Thursday, August 25, 2011

3 Tips On How to Make Decisions With Limited Information

Image from: http://blog.ercast.org/2010/09/decision-making-capacity/


"In any moment of decision, the best thing you can do is the right thing, the next best thing is the wrong thing, and the worst thing you can do is nothing." 
- Theodore Roosevelt 


Life is all about making decisions. We make hundreds or even thousands of them every day of our lives. Some decisions have greater impact than others. Some decisions have greater impact than we realize at the time we’re deciding. Sometimes some of us avoid making decisions and this can get us into trouble.

When I deal with a mentee who has difficulty making decisions or is having to make a particularly tough choice I start to probe. I want us both to understand the underlying cause for this “decision-making hesitation”. A common complaint around why it’s so challenging is that the mentee doesn’t have enough information to feel comfortable making a choice. Sadly, it’s not often we have all the data points we’d like to have before deciding something. Analysis paralysis is certainly not the way to go.

So, what to do?

I’ve found the following 3 tips extremely helpful when faced with this situation. I advise the mentee to:
  1. Go with your gut. - Often times our gut is leaning in one direction and it’s our brain that’s providing an overriding, paralyzing narrative. There is a terrific book by Malcom Gladwell called Blink which is about trusting your initial instinct. It discusses the "mental processes that work rapidly and automatically from relatively little information". If your gut/subconscious/whatever you want to call it is trying to tell you something let the message play out in your mind. Don’t try and suppress it. Your gut is simply another data point for you to consider. The best thing to do is be honest with yourself.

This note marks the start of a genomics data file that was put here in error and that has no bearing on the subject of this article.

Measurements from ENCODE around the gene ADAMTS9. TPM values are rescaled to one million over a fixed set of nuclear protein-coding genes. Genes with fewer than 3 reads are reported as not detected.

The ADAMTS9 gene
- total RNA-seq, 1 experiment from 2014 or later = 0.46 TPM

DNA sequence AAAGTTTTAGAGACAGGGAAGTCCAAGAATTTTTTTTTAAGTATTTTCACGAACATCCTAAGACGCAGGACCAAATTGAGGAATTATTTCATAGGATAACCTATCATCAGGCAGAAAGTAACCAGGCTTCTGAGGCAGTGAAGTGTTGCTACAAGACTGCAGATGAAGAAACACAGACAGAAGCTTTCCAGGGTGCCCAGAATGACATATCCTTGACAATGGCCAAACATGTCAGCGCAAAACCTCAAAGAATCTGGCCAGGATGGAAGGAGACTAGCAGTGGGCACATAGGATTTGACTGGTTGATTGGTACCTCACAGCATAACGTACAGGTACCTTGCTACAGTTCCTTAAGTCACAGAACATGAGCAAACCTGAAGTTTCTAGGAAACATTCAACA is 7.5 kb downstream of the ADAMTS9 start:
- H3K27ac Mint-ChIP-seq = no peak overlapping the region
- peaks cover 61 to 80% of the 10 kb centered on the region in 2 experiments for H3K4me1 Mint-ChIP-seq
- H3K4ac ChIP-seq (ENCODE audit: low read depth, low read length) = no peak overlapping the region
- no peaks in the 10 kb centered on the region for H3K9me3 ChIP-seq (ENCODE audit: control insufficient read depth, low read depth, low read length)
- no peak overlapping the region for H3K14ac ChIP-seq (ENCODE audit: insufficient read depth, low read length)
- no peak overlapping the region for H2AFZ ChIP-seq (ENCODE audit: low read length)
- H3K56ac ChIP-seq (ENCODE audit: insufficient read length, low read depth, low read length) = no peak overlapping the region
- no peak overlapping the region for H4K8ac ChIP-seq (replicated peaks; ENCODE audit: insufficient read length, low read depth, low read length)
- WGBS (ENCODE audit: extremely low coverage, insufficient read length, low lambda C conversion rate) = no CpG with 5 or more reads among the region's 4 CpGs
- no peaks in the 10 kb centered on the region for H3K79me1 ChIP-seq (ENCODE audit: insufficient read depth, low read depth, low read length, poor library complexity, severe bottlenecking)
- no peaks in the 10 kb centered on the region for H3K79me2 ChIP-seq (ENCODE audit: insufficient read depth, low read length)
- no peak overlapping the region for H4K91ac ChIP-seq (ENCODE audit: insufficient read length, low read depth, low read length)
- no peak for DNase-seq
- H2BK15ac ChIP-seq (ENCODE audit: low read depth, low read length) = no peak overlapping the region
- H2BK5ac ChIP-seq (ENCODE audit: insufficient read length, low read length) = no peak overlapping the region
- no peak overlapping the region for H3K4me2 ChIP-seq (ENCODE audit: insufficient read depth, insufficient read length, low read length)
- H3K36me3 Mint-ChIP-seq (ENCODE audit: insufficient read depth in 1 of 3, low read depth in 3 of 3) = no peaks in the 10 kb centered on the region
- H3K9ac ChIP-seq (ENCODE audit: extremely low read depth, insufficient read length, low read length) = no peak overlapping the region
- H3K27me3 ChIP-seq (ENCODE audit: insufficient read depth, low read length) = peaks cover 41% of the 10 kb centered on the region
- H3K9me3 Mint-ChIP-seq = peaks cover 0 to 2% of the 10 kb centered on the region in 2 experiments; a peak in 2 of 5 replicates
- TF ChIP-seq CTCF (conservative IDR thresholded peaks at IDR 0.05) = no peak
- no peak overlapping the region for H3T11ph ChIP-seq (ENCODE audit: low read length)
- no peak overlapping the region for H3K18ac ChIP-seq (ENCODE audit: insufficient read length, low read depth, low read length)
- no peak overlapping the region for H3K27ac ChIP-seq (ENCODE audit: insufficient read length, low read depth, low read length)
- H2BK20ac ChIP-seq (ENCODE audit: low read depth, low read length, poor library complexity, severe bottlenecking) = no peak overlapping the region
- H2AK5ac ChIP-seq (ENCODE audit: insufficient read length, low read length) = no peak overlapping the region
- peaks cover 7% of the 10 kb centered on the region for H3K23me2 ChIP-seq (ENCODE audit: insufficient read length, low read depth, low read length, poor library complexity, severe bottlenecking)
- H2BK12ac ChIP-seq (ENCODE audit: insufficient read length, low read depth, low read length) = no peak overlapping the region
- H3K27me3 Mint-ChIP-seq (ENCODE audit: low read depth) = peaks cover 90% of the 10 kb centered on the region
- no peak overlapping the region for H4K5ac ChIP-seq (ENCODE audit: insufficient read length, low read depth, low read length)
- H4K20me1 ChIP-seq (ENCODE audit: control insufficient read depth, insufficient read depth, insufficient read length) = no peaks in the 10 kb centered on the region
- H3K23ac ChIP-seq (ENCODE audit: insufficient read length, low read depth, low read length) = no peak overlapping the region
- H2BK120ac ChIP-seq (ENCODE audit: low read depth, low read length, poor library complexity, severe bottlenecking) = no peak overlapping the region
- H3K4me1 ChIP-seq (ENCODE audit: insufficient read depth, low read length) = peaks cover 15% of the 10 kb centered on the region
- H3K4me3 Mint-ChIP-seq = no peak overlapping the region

2. Ask around. Ask for help. Build an Advisory Board. - Maybe you don’t have to make this decision all on your own. Like any corporation go ahead and establish an Advisory Board for yourself and set yourself up as your own CEO. Ultimately the CEO makes the decision but often has the benefit of an Advisory Board that brings additional information and perspective to a situation.
  3. Be comfortable with mistakes – those are opportunities to learn! - The very best tip in my opinion is to have a positive attitude towards making mistakes. I try to impart this idea to all of my mentees: Embrace mistakes because mistakes have a golden gift of knowledge wrapped up in them. If one sees mistakes as an opportunity to better oneself it makes it easier to choose in the first place. There will be benefits no matter the outcome of your choice. This topic alone will be the subject of a future posting.
When I'm faced with a difficult choice I open my mind to my gut, ask around for opinions and look forward to the results of my choice because I know in almost all cases something good will ultimately come of it.

"Nothing is more difficult and therefore more precious than to be able to decide."
- Napoleon Bonaparte

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